RSS Feeds: Don't Fear The Reader

As scientists, how do we keep up with the literature?

Julian G. West  Science ,  2017 ,  355 , 1090 (DOI: 10.1126/science.355.6329.1090)

Julian G. West Science, 2017, 355, 1090 (DOI: 10.1126/science.355.6329.1090)

About a year ago, I gave a very informal presentation to my PhD group on how to keep up with the literature. Over the years I started using alerts for every project: Google Scholar citation alerts for related articles and SciFinder alerts for keywords or chemical structures. I also mentioned RSS feeds but acknowledged that I had no idea how they worked and they intimidated me. My coworker Kyle, introduced me to The Old Reader and I’m never going back.

I used to browse journals in my spare time by opening individual tabs for each journal.

My computer has been slow lately and can’t handle the massive amounts of RAM that Firefox gobbled up. The Old Reader (and other RSS aggregators) are an easy way to browse the article titles/TOC graphics of lots of journals in ONE TAB, which means I spend more time browsing and less time loading.

Back in the day, Google used to provide a really good RSS feed aggregator called Google Reader, and when that service shut down The Old Reader sprung up. I’d consider myself a beginner (I’ve only used The Old Reader for about 4 months) but so far it’s been easy to use and made my literature browsing more efficient and enjoyable. The service is free for up to 100 RSS feeds, but currently I only use about 25 and that’s more than enough.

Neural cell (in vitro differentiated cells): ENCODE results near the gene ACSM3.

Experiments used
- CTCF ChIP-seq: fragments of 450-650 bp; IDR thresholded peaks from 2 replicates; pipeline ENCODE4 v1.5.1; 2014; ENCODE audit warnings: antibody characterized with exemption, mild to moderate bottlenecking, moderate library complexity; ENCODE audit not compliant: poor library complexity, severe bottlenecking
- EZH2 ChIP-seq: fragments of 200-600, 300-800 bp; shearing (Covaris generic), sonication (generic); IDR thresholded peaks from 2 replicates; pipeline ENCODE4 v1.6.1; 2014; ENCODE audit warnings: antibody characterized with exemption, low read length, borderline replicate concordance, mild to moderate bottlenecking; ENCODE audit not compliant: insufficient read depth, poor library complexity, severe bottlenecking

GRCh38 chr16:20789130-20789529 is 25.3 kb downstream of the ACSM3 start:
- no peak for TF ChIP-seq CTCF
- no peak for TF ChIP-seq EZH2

When I’ve got some free time at work you might find something like this on my laptop screen.

When I’ve got some free time at work you might find something like this on my laptop screen.

Adding new feeds is super easy.

You can see that I have a list of journals and science blogs. To add a new journal I normally just google search “journal of [BLANK] rss feed” and add the web address manually (here is the one for my blog). There is an “add a subscription” search feature, but it can be hit-or-miss. Once you’ve added it you can drag it into groups to keep your feed organized. Another helpful feature is in the top right, where you can show all posts of a journal or only show the unread articles.

A Dance With Dragons by George RR Martin

A Dance With Dragons by George RR Martin

I’ve also uploaded my feed here, it can give you some basic organic chemistry journals/blogs feeds to get you started (full disclosure, my own blog is on it too!). To use it just download my opml file, and upload it by clicking “upload” in the top right of the screen next to your name. Make sure to customize it with the journals/blogs that you’re interested it.

One last thing about RSS feed anxiety.

As you can see, I’m falling behind on some of the journals (582 unread Chem Comm articles??), but in my opinion the point of an RSS feed is not to read every single article - it’s to provide inspiration. By exposing myself to articles I might not see with my regular alerts I’m helping become a more balanced scientist. This is especially true with the “general” journals in my feed like Science/Nature. As an organic chemist I used to get burnt out after my usual literature browsing of JACS/OL/JOC/JMedChem, but now I can easily pop over to see some general work.

As I said earlier, I’m no expert. If you have any tips/tricks that I didn’t list or feel like trashing my journal choices (or the fact that I grouped them by IF) please leave a comment below :)

Happy reading!